As more beneficiaries enroll in Medicare Advantage and as more states look to rein in costs through expansion of Medicaid managed care, post acute providers such as skilled nursing homes are facing the kind of managed care growing pains hospitals experienced in the 1990’s. The goal of managed care is to reduce costs, increase efficiency and provide health benefits which improve the quality of care. The demands, regulations and overall confusion in the plans in many instances have caused the goals to be only a THWARTED GOOD INTENTION
There are three types of Managed care plans, Health Maintenance Organizations (HMO), Preferred Provider Organizations (PPO), and Point of Service Plans (POS). Each plan has different regulations which can affect the kind and quality of care given, exclusions not covered, services allowed, time of stay, and amount of reimbursement. The Skilled Nursing Facility admits all types of beneficiaries with different plans and to meet the goal of quality of care and also low cost, the admitting office must be versed in the details of all plans. The requirements for everything from revenue codes and modifier codes to HCPS codes can vary widely between companies and plans. NO WONDER THERE IS CONFUSION!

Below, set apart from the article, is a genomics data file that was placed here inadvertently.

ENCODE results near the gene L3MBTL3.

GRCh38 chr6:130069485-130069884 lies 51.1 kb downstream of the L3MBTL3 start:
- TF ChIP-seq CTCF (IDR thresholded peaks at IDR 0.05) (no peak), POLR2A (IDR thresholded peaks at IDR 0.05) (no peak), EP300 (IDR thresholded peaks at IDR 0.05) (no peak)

Skilled Nursing facilities must become adept at contracting with health maintenance organizations. It has been reported that it is advisable for a SNF to hire a managed care coordinator. For example, one crucial facet of managed care contracts is exclusions. Certain items such as pricey medications, can be excluded from the per-diem rate that will be paid to the Skilled Nursing facility by the managed care plan. A nursing home that negotiates smart exclusions will therefore have a greater ability to care for high-acuity patients and therefore can bill for excluded meds or services and receive the proper reimbursement.
The growth in managed care is likely to change cash flow for a Skilled Nursing Facility. HMO’s typically reimburse more slowly than traditional Medicare. Certain providers in California have been forced to take out lines of credit just to meet payroll.
Skilled Nursing Facilities are at a precipice, where they must improve their quality of care and relationships with acute care providers to survive. Many have failed to do so and account for many troubled SNFs seeking protection of Chapter 11 in the Bankruptcy court. Quality measurements are transforming the way healthcare plans think. Skilled Nursing facilities have an excellent opportunity to show that they are the best at post-acute care. Despite consolidation in the healthcare industry, small or independently-owned skilled nursing facilities still have chances for success with managed care plans, if they are willing to change their business model. They can GROW-UP. Isn’t that what GROWING PAINS ARE ALL ABOUT!